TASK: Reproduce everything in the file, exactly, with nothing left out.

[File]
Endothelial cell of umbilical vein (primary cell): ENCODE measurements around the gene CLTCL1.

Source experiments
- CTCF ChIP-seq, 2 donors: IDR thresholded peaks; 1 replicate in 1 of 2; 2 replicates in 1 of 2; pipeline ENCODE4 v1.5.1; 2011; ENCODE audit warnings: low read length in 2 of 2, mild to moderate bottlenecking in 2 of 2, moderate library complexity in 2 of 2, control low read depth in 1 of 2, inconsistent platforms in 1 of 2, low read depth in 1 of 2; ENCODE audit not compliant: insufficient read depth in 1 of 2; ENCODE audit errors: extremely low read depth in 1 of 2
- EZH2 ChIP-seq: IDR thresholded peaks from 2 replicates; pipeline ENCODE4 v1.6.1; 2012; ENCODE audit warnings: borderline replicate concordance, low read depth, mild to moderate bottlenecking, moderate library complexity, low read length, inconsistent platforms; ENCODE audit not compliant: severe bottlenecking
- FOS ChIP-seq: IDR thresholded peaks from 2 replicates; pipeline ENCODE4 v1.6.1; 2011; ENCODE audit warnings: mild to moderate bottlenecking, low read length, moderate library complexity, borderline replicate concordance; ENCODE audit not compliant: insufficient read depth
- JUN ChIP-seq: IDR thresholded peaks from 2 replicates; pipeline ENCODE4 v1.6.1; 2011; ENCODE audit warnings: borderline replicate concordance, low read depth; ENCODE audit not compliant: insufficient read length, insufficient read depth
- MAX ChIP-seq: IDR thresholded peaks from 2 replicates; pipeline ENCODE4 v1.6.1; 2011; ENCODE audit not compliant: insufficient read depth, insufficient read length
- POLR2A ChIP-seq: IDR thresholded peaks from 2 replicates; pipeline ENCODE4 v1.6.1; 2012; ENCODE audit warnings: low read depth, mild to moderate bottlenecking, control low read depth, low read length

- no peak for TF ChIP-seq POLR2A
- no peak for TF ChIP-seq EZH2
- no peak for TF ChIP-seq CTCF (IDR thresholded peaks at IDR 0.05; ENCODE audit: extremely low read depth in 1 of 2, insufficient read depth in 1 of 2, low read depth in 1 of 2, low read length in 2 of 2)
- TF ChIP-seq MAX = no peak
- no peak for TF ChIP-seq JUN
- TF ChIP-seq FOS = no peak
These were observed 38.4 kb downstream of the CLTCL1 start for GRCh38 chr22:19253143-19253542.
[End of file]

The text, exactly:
Endothelial cell of umbilical vein (primary cell): ENCODE measurements around the gene CLTCL1.

Source experiments
- CTCF ChIP-seq, 2 donors: IDR thresholded peaks; 1 replicate in 1 of 2; 2 replicates in 1 of 2; pipeline ENCODE4 v1.5.1; 2011; ENCODE audit warnings: low read length in 2 of 2, mild to moderate bottlenecking in 2 of 2, moderate library complexity in 2 of 2, control low read depth in 1 of 2, inconsistent platforms in 1 of 2, low read depth in 1 of 2; ENCODE audit not compliant: insufficient read depth in 1 of 2; ENCODE audit errors: extremely low read depth in 1 of 2
- EZH2 ChIP-seq: IDR thresholded peaks from 2 replicates; pipeline ENCODE4 v1.6.1; 2012; ENCODE audit warnings: borderline replicate concordance, low read depth, mild to moderate bottlenecking, moderate library complexity, low read length, inconsistent platforms; ENCODE audit not compliant: severe bottlenecking
- FOS ChIP-seq: IDR thresholded peaks from 2 replicates; pipeline ENCODE4 v1.6.1; 2011; ENCODE audit warnings: mild to moderate bottlenecking, low read length, moderate library complexity, borderline replicate concordance; ENCODE audit not compliant: insufficient read depth
- JUN ChIP-seq: IDR thresholded peaks from 2 replicates; pipeline ENCODE4 v1.6.1; 2011; ENCODE audit warnings: borderline replicate concordance, low read depth; ENCODE audit not compliant: insufficient read length, insufficient read depth
- MAX ChIP-seq: IDR thresholded peaks from 2 replicates; pipeline ENCODE4 v1.6.1; 2011; ENCODE audit not compliant: insufficient read depth, insufficient read length
- POLR2A ChIP-seq: IDR thresholded peaks from 2 replicates; pipeline ENCODE4 v1.6.1; 2012; ENCODE audit warnings: low read depth, mild to moderate bottlenecking, control low read depth, low read length

- no peak for TF ChIP-seq POLR2A
- no peak for TF ChIP-seq EZH2
- no peak for TF ChIP-seq CTCF (IDR thresholded peaks at IDR 0.05; ENCODE audit: extremely low read depth in 1 of 2, insufficient read depth in 1 of 2, low read depth in 1 of 2, low read length in 2 of 2)
- TF ChIP-seq MAX = no peak
- no peak for TF ChIP-seq JUN
- TF ChIP-seq FOS = no peak
These were observed 38.4 kb downstream of the CLTCL1 start for GRCh38 chr22:19253143-19253542.